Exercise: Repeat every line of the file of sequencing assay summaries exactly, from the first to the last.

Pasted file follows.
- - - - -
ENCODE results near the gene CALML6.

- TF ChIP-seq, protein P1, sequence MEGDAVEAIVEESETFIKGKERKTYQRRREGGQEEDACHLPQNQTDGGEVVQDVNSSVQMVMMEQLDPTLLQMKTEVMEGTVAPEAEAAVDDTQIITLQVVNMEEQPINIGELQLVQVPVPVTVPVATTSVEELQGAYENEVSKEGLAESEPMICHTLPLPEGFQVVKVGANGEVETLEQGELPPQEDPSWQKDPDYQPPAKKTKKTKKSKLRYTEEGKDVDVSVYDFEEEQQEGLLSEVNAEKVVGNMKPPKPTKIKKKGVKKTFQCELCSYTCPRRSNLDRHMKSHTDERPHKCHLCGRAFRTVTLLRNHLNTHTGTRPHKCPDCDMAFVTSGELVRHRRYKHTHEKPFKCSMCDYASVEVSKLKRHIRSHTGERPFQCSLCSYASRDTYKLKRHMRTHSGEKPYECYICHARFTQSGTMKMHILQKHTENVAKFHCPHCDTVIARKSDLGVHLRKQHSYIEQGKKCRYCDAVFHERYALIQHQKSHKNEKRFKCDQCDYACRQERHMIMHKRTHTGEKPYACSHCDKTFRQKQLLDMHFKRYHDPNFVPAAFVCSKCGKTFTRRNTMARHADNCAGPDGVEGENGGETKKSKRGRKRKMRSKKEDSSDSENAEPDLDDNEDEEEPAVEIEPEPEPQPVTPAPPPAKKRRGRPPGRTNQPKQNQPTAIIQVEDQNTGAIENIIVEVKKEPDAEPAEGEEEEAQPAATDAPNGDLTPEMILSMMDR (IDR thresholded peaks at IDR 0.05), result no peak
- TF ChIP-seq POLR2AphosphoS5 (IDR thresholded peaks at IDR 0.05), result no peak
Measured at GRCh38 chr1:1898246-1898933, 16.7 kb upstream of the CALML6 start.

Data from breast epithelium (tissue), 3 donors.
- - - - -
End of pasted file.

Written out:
ENCODE results near the gene CALML6.

- TF ChIP-seq, protein P1, sequence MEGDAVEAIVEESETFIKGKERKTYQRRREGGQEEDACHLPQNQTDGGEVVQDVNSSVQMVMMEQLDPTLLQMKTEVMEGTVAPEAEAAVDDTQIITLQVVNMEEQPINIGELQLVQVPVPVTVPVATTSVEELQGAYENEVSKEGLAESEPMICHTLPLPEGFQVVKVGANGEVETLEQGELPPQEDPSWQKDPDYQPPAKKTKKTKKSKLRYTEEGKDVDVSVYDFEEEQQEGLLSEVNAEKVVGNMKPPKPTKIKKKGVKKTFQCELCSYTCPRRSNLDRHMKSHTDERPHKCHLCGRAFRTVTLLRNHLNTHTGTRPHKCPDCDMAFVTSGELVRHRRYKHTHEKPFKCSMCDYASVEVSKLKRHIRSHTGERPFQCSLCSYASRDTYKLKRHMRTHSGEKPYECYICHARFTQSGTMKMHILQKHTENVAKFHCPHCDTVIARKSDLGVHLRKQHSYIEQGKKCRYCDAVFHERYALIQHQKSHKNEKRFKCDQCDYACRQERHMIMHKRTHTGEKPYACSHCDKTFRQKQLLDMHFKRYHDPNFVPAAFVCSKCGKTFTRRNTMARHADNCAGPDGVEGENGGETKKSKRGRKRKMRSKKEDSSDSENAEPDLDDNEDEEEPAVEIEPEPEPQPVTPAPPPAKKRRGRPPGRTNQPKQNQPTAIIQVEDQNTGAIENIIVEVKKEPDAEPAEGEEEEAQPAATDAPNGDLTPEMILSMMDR (IDR thresholded peaks at IDR 0.05), result no peak
- TF ChIP-seq POLR2AphosphoS5 (IDR thresholded peaks at IDR 0.05), result no peak
Measured at GRCh38 chr1:1898246-1898933, 16.7 kb upstream of the CALML6 start.

Data from breast epithelium (tissue), 3 donors.